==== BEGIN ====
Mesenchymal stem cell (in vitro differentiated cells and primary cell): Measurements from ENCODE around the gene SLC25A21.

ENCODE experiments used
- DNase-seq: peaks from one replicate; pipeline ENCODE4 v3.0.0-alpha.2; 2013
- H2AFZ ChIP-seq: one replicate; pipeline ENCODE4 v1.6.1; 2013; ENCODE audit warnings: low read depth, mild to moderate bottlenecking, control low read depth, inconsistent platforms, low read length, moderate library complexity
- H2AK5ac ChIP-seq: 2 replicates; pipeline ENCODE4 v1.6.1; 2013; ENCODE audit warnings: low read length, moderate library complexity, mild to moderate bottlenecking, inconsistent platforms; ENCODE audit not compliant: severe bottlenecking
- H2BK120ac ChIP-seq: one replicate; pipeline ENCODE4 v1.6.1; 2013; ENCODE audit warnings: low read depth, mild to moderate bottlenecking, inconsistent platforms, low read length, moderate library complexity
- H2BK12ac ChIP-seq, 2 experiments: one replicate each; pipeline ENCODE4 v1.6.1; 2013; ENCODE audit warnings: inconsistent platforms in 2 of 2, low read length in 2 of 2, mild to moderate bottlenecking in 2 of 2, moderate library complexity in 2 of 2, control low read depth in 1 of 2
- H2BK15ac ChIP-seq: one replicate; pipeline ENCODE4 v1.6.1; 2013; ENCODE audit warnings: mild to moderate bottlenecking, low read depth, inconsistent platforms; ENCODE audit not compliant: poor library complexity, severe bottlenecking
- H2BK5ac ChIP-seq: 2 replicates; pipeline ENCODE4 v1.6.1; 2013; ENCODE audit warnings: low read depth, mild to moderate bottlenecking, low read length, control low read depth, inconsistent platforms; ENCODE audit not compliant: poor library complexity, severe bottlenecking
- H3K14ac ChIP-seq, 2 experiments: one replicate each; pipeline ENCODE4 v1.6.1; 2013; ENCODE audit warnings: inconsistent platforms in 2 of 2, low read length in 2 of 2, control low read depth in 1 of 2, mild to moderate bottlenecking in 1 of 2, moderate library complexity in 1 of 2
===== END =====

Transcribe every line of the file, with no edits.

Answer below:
Mesenchymal stem cell (in vitro differentiated cells and primary cell): Measurements from ENCODE around the gene SLC25A21.

ENCODE experiments used
- DNase-seq: peaks from one replicate; pipeline ENCODE4 v3.0.0-alpha.2; 2013
- H2AFZ ChIP-seq: one replicate; pipeline ENCODE4 v1.6.1; 2013; ENCODE audit warnings: low read depth, mild to moderate bottlenecking, control low read depth, inconsistent platforms, low read length, moderate library complexity
- H2AK5ac ChIP-seq: 2 replicates; pipeline ENCODE4 v1.6.1; 2013; ENCODE audit warnings: low read length, moderate library complexity, mild to moderate bottlenecking, inconsistent platforms; ENCODE audit not compliant: severe bottlenecking
- H2BK120ac ChIP-seq: one replicate; pipeline ENCODE4 v1.6.1; 2013; ENCODE audit warnings: low read depth, mild to moderate bottlenecking, inconsistent platforms, low read length, moderate library complexity
- H2BK12ac ChIP-seq, 2 experiments: one replicate each; pipeline ENCODE4 v1.6.1; 2013; ENCODE audit warnings: inconsistent platforms in 2 of 2, low read length in 2 of 2, mild to moderate bottlenecking in 2 of 2, moderate library complexity in 2 of 2, control low read depth in 1 of 2
- H2BK15ac ChIP-seq: one replicate; pipeline ENCODE4 v1.6.1; 2013; ENCODE audit warnings: mild to moderate bottlenecking, low read depth, inconsistent platforms; ENCODE audit not compliant: poor library complexity, severe bottlenecking
- H2BK5ac ChIP-seq: 2 replicates; pipeline ENCODE4 v1.6.1; 2013; ENCODE audit warnings: low read depth, mild to moderate bottlenecking, low read length, control low read depth, inconsistent platforms; ENCODE audit not compliant: poor library complexity, severe bottlenecking
- H3K14ac ChIP-seq, 2 experiments: one replicate each; pipeline ENCODE4 v1.6.1; 2013; ENCODE audit warnings: inconsistent platforms in 2 of 2, low read length in 2 of 2, control low read depth in 1 of 2, mild to moderate bottlenecking in 1 of 2, moderate library complexity in 1 of 2